As she makes her national debut in the senior ladies’ division at this week’s U.S. Figure Skating Championships in San Jose, Calif., Starr Andrews will have ample inspiration from her musical selections. For her short program she will skate to “Fever” performed by Beyoncé. Her free skate is set to “One Moment in Time” by the late Whitney Houston.

“I am very excited,” said Andrews, 16, who finished second in the junior ladies’ division at the 2017 U.S. Championships. She skated in her first senior event over the summer and competed internationally this fall at Golden Spin in Croatia.

“I just have to run my programs every day, be consistent and I’m not really worried about anybody else. I’m trying to beat my own high score,” she said.

Andrews lives and trains in Los Angeles. She’s grateful that the U.S. Championships are in the same state and there won’t be snow. They’re keeping the family contingent relatively small—just Andrews, her mother and one of her sisters because she prefers no distractions.

The international competitions helped give Andrews experience and exposure, and she refuses to be rattled by unfamiliar surroundings. She approaches each event with a similar mindset.

“I’m becoming more experienced,” she said. “With all the good competitions and the bad competitions, I’ve learned a lot of lessons and I’ve grown from them.”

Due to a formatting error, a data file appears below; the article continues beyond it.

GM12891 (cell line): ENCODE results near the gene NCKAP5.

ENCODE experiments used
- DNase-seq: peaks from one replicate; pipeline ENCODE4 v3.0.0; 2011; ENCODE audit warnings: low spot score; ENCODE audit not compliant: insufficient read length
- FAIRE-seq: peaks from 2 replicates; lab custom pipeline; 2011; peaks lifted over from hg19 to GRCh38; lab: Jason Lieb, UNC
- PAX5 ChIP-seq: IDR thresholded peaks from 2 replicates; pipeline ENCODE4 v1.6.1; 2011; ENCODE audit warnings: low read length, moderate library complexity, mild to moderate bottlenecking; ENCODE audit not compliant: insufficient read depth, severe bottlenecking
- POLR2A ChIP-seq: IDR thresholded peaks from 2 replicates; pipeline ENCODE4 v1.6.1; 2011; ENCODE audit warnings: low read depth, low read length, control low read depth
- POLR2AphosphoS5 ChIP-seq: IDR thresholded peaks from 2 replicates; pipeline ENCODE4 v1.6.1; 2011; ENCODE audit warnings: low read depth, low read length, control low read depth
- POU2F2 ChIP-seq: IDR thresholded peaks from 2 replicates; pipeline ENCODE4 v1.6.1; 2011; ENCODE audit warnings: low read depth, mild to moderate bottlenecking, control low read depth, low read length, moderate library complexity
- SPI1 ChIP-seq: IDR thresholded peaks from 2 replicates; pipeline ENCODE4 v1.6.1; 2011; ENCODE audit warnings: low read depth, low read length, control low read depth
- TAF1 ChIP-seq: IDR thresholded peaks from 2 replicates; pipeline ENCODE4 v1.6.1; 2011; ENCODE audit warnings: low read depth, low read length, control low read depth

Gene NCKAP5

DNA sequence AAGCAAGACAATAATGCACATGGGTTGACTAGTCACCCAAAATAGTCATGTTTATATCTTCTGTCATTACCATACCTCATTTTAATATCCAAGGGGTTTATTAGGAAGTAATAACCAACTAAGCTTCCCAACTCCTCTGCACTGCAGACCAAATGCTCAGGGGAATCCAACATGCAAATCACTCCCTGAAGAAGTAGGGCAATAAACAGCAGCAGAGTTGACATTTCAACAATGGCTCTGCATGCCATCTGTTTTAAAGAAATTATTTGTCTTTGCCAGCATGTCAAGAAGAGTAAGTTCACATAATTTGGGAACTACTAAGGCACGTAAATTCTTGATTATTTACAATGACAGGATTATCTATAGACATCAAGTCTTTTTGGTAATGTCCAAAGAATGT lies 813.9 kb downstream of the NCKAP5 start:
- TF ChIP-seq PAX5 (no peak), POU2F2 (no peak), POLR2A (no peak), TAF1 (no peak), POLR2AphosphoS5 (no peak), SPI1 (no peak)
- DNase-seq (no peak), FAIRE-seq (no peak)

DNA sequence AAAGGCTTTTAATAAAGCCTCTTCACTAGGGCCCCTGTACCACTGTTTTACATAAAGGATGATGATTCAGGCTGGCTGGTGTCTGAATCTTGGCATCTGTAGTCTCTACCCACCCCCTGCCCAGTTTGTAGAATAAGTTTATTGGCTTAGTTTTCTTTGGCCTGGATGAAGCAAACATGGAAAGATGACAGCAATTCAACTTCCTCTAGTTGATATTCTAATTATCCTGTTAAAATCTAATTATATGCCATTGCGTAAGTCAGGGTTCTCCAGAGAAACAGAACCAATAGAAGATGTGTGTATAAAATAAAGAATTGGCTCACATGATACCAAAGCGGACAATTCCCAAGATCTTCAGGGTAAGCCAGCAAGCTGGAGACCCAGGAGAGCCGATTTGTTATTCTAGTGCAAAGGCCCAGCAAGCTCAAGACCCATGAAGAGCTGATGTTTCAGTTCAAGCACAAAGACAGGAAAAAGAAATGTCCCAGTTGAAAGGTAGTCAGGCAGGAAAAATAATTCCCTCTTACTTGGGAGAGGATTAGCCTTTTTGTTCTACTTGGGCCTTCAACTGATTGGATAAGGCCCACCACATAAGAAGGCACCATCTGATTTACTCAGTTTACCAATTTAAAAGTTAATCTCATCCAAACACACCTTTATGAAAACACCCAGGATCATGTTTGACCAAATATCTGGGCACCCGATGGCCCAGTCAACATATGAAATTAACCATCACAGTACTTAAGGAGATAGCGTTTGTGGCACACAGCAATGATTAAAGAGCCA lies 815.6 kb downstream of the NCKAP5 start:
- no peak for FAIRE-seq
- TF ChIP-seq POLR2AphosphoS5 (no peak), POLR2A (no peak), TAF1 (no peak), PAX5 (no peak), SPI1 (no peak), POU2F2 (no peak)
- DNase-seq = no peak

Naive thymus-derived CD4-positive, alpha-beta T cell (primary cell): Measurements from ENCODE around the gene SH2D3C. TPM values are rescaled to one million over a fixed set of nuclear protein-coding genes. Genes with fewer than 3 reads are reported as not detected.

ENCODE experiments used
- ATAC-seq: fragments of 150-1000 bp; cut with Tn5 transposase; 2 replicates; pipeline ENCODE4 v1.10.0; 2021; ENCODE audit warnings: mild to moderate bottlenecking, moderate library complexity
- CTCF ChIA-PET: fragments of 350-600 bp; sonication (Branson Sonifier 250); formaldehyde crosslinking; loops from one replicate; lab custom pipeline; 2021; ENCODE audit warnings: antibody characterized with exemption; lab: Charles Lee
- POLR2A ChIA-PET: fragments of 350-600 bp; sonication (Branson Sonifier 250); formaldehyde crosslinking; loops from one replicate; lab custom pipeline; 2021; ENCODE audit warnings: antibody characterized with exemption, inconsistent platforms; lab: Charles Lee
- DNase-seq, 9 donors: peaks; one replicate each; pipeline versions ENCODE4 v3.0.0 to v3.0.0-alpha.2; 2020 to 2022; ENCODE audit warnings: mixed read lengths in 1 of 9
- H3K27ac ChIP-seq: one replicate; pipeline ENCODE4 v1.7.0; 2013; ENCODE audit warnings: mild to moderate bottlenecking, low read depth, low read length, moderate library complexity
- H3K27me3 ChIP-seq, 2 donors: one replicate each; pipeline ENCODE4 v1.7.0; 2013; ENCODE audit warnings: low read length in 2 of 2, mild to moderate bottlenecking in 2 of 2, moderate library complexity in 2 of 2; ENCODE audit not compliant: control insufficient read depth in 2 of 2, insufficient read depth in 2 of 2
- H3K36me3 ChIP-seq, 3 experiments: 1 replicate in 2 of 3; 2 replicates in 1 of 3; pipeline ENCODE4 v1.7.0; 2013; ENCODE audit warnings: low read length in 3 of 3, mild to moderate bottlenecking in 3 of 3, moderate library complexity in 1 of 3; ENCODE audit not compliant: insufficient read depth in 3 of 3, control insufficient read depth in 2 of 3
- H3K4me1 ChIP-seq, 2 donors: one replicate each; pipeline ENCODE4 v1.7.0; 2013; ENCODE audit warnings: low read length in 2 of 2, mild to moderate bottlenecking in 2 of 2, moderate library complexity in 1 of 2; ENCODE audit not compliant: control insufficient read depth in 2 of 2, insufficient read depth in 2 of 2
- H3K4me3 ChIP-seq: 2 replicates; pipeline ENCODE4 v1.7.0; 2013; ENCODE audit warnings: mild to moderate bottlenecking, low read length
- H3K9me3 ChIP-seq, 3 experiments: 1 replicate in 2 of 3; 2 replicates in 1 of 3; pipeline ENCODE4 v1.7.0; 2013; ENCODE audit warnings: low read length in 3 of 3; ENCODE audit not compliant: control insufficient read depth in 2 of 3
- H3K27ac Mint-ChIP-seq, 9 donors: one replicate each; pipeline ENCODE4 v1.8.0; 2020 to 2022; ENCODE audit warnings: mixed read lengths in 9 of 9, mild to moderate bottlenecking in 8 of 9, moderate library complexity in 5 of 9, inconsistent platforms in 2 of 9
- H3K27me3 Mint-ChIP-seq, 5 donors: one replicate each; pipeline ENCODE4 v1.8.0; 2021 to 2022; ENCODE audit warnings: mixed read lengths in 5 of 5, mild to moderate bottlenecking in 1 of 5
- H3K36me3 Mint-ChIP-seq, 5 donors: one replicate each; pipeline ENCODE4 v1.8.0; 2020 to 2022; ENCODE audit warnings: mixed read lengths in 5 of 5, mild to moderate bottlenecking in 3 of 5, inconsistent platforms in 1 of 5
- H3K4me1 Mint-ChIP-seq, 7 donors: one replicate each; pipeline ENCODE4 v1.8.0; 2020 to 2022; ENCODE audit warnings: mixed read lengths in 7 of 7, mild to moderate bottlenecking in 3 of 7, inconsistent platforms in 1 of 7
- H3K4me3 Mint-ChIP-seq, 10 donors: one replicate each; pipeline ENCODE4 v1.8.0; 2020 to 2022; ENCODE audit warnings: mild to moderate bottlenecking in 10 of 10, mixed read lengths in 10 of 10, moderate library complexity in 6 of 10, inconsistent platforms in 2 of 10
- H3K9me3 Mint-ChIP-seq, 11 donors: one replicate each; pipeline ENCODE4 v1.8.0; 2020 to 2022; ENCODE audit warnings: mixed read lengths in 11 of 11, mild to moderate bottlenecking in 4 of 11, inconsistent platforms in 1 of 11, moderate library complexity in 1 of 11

She added, “You always have to stay positive. I like to listen to music to pump me up before I skate.” “Sorry Not Sorry” by Demi Lovato is one of her favorite jams.

She definitely has favorite pre-competition meals. If she skates early in the day, she’ll eat pancakes. If she’s competing in the evening, it’s spaghetti with marinara sauce. For her long program, Andrews wears a lucky earring given to her by five-time U.S. Pairs Champion Tai Babilonia, a hoop with a heart charm.

Looking to increase the technical content in her programs, Andrews worked on the triple Axel (done by very few female skaters) for several months. It was progressing well, but a bad fall caused an ankle injury, so she has put it on hold until after the season. She works with a dance coach to improve presentation.

“She helps me to look bigger because I’m a tiny person,” Andrews said. “The way you put your head up and reach out to the audience or the judges—not only use your arms, but your shoulders and your back.”